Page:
Krazy & Ignatz 1922-1924 includes the entire runs of Herriman’s early strip “Little Tommy Tattles” and his very first daily strip “Mrs. Waitaminnit,” which haven’t been printed in over a century. Also featured is the entire run of Herriman’s hilarious mid-20’s domestic comedy Sunday strip Us Husbands. And for the 13th and final time, the cover is by Chris Ware.
When MAD became a surprise hit as a comic book in 1953 (after the early issues lost money!) other comics publishers were quick to jump onto the bandwagon, eventually bringing out a dozen imitations with titles like FLIP, WHACK, NUTS, CRAZY, WILD, RIOT, EH, UNSANE, BUGHOUSE, and GET LOST. The Sincerest Form of Parody collects the best and the funniest material from these comics, including parodies of movies (20,000 Leagues Under the Sea, From Here To Eternity), TV shows (What's My Line, The Late Show), comic strips (Little Orphan Annie, Rex Morgan), novels (I, the Jury), plays (Come Back, Little Sheba), advertisements (Rheingold Beer, Charles Atlas), classic literature ("The Lady or the Tiger"), and history (Pancho Villa). Some didn't even try for parody, but instead published odd, goofy, off-the-wall stories.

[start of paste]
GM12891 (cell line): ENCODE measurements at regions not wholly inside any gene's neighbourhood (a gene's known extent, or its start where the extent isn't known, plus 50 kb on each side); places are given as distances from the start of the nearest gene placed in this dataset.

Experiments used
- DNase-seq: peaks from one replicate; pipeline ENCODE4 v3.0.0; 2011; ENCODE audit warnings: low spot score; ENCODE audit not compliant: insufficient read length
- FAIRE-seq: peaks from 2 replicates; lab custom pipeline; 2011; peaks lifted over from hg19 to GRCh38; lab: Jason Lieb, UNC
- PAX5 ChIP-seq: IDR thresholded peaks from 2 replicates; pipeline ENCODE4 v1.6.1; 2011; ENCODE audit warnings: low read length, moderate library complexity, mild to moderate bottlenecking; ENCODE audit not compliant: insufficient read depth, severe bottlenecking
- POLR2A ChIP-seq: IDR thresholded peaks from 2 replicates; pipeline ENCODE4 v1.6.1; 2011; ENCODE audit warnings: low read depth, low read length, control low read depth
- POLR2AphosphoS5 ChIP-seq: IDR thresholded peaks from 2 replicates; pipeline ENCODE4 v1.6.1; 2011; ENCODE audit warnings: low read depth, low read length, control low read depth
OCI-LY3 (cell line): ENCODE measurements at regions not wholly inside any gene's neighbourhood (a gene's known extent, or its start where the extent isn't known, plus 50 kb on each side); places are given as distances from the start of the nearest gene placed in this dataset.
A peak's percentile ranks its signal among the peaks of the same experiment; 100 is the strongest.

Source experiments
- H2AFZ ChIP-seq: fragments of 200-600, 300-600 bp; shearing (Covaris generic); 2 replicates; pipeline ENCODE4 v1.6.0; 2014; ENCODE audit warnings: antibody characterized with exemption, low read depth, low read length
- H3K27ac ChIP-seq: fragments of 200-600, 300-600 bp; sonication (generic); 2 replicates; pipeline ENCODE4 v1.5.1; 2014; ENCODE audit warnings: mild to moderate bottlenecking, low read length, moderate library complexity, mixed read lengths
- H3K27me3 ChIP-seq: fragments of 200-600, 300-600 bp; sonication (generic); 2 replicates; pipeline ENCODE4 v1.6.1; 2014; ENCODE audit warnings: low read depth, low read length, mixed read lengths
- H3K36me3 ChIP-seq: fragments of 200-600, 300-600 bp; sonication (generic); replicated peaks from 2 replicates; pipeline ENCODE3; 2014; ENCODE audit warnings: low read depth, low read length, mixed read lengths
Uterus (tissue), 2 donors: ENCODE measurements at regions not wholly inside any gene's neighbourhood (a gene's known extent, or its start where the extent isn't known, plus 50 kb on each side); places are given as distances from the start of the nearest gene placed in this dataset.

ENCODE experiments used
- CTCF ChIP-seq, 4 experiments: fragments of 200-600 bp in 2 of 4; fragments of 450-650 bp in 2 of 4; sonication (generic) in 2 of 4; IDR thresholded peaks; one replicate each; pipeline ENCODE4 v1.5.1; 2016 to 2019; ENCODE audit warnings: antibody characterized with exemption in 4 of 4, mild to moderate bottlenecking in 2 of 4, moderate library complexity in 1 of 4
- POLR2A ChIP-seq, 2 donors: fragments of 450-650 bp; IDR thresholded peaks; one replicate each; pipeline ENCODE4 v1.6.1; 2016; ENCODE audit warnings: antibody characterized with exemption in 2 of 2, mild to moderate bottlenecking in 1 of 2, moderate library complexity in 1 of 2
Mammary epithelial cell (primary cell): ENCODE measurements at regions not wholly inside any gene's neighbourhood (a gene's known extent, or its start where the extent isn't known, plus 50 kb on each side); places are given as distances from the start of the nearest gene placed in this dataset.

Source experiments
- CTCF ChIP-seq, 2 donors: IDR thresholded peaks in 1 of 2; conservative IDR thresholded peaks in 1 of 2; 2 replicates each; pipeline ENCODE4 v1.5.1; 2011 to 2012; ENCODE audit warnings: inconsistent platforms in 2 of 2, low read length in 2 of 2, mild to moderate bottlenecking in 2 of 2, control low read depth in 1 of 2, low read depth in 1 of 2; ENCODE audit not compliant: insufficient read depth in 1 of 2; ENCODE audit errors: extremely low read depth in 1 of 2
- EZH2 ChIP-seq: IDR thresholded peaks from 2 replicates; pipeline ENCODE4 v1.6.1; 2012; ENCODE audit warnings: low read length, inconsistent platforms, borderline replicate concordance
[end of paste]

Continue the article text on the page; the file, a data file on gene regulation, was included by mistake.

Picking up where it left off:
These earnest copiers of MAD realized that Will Elder's cluttered "chicken fat" art was a good part of MAD’s success, and these pages are densely packed with all sorts of outlandish and bizarre gags that make for hours of amusing reading. The "parody comics" are uniquely "'50s," catching the popular culture zeitgeist through a dual lens: not only reflecting fifties culture through parody but also being themselves typical examples of that culture (in a way that Harvey Kurtzman’s MAD was not).